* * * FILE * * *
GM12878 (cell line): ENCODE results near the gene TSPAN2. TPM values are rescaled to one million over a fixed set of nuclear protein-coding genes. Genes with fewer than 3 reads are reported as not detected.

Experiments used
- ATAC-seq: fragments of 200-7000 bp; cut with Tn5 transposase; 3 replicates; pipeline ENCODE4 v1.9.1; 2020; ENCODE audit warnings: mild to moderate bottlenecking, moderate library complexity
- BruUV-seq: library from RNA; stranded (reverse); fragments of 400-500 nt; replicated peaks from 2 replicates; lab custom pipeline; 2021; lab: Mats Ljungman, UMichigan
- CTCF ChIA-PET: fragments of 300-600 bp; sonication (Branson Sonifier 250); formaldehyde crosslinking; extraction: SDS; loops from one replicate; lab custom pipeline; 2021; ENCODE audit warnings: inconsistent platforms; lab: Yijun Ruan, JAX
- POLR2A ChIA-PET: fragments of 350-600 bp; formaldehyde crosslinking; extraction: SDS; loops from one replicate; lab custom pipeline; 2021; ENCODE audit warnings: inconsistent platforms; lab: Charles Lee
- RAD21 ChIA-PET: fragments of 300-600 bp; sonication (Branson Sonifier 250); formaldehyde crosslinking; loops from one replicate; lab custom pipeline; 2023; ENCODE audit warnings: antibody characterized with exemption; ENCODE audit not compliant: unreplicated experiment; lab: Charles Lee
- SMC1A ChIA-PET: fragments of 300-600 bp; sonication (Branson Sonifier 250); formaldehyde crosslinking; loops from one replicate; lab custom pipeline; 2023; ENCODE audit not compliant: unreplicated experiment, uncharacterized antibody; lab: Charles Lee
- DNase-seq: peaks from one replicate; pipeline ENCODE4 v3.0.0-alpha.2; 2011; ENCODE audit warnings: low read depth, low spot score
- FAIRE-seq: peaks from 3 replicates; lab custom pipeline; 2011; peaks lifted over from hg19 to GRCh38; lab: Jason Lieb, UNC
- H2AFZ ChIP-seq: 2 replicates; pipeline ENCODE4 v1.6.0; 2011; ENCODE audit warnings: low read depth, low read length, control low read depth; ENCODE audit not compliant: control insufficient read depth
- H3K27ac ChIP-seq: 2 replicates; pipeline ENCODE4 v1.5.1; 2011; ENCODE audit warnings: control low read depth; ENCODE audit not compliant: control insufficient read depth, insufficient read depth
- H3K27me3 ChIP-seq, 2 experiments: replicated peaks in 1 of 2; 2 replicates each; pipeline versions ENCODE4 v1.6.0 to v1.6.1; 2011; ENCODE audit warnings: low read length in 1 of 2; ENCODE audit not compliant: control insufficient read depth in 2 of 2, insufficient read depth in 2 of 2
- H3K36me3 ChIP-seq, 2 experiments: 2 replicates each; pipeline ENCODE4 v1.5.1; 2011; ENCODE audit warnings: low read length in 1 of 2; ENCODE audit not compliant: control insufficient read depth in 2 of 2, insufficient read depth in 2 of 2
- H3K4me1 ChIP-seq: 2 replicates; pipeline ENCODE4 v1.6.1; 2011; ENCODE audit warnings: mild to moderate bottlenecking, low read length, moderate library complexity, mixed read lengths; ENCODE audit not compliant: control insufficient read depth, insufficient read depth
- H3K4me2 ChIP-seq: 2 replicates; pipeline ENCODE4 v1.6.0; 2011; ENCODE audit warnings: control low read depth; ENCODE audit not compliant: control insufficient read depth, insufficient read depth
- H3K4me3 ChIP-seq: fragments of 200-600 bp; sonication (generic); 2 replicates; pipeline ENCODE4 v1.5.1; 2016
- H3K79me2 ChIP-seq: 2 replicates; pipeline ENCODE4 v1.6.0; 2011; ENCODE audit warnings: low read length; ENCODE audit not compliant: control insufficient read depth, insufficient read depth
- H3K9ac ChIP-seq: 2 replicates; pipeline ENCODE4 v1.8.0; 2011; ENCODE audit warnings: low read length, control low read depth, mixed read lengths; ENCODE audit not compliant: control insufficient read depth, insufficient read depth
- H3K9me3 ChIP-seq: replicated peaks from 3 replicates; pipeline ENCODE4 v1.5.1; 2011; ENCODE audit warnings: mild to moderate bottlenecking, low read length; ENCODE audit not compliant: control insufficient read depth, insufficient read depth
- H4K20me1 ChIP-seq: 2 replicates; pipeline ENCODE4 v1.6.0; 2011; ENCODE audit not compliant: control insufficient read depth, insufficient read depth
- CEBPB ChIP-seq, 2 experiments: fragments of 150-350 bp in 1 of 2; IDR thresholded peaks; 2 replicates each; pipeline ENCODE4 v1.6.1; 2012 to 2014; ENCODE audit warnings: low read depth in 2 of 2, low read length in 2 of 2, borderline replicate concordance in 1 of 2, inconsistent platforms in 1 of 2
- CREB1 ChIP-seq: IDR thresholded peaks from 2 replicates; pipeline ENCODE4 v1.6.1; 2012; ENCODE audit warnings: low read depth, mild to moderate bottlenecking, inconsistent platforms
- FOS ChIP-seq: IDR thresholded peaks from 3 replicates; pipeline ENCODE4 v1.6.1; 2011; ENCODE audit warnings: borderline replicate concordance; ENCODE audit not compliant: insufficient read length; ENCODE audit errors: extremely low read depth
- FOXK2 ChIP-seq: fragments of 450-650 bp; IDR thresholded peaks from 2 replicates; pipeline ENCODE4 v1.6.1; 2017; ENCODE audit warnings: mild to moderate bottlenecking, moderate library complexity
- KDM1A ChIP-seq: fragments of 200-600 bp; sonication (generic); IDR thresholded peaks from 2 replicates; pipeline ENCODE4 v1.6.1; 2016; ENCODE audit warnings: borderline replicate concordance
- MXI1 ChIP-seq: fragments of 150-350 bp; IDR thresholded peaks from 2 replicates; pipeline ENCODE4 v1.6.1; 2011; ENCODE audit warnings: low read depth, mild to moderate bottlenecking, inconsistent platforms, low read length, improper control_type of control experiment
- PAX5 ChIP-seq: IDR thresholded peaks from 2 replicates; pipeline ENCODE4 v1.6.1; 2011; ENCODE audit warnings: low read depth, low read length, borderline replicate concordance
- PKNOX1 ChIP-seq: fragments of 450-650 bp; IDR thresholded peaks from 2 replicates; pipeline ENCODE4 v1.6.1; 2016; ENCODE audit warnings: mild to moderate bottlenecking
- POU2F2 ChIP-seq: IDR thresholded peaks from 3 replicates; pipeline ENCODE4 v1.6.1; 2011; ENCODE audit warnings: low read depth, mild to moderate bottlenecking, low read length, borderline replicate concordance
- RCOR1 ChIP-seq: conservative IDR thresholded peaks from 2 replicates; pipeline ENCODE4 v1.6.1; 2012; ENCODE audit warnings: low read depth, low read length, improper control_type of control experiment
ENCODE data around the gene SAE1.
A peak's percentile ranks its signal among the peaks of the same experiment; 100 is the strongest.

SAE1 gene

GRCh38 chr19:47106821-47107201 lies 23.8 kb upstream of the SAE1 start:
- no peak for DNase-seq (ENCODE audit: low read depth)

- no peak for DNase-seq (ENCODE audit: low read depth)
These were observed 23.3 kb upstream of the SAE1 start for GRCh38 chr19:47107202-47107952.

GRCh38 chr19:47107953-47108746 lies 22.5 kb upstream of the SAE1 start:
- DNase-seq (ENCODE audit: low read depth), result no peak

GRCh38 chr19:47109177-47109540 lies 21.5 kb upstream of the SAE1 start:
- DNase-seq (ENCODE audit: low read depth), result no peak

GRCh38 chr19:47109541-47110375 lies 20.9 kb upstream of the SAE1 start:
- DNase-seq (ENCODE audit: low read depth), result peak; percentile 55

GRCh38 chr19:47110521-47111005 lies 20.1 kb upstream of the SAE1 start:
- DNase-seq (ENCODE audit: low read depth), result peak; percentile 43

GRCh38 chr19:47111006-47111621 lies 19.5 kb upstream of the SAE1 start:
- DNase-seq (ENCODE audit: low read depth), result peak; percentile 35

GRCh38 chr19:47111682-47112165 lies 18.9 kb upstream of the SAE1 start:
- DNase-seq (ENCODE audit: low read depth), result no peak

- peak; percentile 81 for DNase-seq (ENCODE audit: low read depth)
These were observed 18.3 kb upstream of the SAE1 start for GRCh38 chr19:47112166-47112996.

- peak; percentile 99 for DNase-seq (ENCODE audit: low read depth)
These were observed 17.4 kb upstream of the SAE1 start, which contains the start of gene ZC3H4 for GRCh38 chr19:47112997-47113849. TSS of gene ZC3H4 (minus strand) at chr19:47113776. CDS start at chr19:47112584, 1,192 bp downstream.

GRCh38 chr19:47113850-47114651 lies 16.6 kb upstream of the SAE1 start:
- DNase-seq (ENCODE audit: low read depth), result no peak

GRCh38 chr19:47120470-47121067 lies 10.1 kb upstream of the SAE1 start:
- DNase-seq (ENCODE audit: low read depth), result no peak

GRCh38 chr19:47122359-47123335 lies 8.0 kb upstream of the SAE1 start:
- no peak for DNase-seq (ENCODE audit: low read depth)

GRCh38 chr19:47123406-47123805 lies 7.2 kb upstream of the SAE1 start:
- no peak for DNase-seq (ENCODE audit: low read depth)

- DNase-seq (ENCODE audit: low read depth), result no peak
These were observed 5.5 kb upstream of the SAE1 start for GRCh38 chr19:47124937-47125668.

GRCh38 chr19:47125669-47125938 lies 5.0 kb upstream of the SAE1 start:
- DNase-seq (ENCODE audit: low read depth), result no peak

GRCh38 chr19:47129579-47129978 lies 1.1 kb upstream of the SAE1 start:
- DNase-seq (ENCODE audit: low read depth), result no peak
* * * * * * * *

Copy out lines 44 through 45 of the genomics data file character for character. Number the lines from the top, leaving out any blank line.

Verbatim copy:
- DNase-seq (ENCODE audit: low read depth), result peak; percentile 55

GRCh38 chr19:47110521-47111005 lies 20.1 kb upstream of the SAE1 start: